Pin It
Bee at home
Bee at homePhotography Shiraz Randeria

Be inspired by these Thai transgender models’ stories

Apple Model agency opened the world’s first transgender division this year, but these girls have long been standing up for their beliefs – no matter the cost

Apple models has been going for thirteen years, but this year opened the world’s first transgender division. “It’s good news,” says Noam Lev, co-director of Bangkok’s Apple Model agency. “Some of our transgender girls have had problems with their passports; you have a beautiful woman turn up at airport immigration and their photo, maybe taken years before, is of a guy. So even being able to address that issue officially is another step in the right direction.”

But while the fashion industry, (and the rest of the world), seemingly takes leaps forward in terms of trans acceptance, signing transgender models is just another day at the office for many Bangkok based modelling agencies. “It’s not a new thing here in Bangkok – many of the agencies have had trans models but they’ve always been pushed as girls, so the clients would never know. If a model became very successful, then it was easier for them to come out, but otherwise they were always in hiding. What we’re doing is being upfront: We tell the girls that we represent them as who they are.”

Despite the fact that transgender people are highly visible in Thai society, a trans model’s work is predominantly editorial. “Thailand is a very easy going and accepting society,” explain Mark Maruwut, the Fashion Director and Polpat Asavaprapha, the Parsons-educated founder and creative director of local Bangkok brand Asava. “But it’s difficult for us to use trans models in our lookbooks and campaigns. It’s not our point of view, unfortunately it’s the consumers point of view.”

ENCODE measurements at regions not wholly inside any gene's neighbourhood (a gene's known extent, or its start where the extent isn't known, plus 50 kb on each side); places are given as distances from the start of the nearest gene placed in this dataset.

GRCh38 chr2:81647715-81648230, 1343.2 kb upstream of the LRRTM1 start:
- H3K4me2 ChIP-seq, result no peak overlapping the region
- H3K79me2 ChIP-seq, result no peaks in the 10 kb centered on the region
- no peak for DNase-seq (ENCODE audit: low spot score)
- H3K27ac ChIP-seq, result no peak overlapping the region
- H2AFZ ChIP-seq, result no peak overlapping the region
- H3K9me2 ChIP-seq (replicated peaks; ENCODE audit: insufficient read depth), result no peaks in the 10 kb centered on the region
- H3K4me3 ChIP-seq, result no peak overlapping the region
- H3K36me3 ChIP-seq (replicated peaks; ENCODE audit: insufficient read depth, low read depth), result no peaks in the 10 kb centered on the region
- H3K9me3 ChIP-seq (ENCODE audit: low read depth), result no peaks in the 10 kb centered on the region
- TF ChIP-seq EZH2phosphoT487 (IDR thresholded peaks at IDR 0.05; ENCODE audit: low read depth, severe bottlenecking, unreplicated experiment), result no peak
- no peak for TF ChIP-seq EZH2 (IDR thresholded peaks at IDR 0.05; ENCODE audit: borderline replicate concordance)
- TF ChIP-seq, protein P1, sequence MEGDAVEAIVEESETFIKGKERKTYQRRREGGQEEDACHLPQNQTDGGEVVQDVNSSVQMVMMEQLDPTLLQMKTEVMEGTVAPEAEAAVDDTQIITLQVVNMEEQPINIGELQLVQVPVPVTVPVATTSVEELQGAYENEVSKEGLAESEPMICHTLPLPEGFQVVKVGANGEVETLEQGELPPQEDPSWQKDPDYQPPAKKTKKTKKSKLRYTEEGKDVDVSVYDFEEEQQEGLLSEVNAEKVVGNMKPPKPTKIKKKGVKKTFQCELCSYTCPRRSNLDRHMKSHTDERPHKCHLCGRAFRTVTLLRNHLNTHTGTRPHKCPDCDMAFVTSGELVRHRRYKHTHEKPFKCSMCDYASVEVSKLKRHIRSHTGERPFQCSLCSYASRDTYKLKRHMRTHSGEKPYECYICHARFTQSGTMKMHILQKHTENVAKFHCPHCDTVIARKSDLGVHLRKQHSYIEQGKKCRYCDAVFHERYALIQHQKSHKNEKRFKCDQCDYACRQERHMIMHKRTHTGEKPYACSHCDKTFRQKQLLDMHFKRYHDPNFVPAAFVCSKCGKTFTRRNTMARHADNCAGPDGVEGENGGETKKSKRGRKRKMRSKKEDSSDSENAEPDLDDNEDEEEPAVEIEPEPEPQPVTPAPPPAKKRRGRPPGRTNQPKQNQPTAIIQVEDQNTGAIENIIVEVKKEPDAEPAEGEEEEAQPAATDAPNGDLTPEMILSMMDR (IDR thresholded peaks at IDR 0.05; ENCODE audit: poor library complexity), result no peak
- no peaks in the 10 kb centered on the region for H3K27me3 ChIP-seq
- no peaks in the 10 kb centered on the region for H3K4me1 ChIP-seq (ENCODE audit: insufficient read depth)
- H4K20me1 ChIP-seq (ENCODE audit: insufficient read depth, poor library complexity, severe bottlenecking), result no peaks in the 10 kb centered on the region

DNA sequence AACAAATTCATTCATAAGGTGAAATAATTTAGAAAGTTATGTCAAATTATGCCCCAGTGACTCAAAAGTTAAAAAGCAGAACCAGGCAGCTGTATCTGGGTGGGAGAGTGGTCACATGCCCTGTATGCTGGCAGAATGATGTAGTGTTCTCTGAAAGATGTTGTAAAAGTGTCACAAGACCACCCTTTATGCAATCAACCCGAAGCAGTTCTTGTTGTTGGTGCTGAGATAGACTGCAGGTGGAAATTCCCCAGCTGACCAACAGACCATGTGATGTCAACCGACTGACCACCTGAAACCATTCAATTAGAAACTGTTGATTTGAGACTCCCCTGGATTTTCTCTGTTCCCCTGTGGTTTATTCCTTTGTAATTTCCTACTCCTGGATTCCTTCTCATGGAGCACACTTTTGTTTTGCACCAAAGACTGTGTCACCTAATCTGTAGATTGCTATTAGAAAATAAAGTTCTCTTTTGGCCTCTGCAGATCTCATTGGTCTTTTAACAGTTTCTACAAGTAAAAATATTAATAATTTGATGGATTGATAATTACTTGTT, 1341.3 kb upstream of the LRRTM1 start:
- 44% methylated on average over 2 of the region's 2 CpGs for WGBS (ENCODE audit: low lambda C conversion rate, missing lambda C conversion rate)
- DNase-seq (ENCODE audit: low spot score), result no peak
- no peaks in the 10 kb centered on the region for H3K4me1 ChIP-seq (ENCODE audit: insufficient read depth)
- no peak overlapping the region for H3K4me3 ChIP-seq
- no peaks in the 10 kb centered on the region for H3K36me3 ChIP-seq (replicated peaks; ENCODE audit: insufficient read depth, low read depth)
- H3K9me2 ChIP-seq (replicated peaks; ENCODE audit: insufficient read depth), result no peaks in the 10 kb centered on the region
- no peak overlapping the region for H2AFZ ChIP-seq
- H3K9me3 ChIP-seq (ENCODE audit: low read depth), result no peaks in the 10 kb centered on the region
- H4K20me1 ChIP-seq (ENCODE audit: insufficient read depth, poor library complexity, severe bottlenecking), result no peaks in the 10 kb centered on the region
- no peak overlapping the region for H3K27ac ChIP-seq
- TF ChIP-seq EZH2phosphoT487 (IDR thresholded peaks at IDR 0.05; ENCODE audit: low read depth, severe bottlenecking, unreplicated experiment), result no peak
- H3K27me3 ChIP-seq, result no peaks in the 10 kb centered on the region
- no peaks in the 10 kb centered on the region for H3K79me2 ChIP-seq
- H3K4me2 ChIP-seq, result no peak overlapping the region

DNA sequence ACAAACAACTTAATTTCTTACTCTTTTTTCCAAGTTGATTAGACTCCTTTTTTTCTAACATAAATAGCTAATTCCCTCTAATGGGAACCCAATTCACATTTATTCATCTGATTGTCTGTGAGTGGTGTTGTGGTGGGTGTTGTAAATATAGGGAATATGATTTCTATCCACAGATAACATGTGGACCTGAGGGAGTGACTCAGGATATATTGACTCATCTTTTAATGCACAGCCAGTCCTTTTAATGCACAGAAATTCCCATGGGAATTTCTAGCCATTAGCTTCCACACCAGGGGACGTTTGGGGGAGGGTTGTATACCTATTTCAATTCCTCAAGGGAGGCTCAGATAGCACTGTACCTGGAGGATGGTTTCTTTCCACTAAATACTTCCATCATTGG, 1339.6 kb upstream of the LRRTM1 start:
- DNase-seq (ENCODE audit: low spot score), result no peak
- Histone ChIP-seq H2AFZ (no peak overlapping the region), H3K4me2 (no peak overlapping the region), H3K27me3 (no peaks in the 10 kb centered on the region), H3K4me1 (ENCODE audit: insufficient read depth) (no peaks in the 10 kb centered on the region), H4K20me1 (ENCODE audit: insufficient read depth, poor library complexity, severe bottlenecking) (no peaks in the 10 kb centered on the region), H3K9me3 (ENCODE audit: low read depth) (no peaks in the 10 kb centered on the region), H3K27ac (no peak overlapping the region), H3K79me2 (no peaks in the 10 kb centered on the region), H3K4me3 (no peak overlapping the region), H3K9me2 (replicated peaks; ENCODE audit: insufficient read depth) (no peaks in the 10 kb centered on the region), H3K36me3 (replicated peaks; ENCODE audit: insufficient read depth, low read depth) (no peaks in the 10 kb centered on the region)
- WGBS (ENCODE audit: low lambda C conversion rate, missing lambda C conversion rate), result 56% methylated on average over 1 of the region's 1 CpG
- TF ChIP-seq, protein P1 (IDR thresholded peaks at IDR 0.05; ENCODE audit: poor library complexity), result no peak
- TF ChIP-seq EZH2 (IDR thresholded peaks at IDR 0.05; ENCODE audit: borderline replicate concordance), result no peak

Below, three models share similar stories of growing-up; self-prescribing hormones whilst still at school – many drugs are available over the counter in Thailand, including birth control – and managing to balance their mid-teens with exams and the added concern of gender identity.


“How do you strap it up? Tape?” I ask. Lolita laughs, “no, I just use Thai underwear”. Except she has to say this several times before I realise she’s saying tight underwear. Doesn’t it hurt, tucking it in all the time? “Yeah, can do. Although the hormones do shrink your balls over time.” She’s cooking lunch at her Bangkok home, dressed simply in a vest and a pair of jeans that says ‘THE DUDE / EVERYTHING IS PERFECT’ on the label. She lives in a two-bedroom barracks apartment that she shares with her father, who is a Major in the Thai Army. Her parents are divorced, her mother living with her sister a little further north in the country, although they see each other every month. And even though her whole family are now supportive and proud of their daughter, this wasn’t always the case.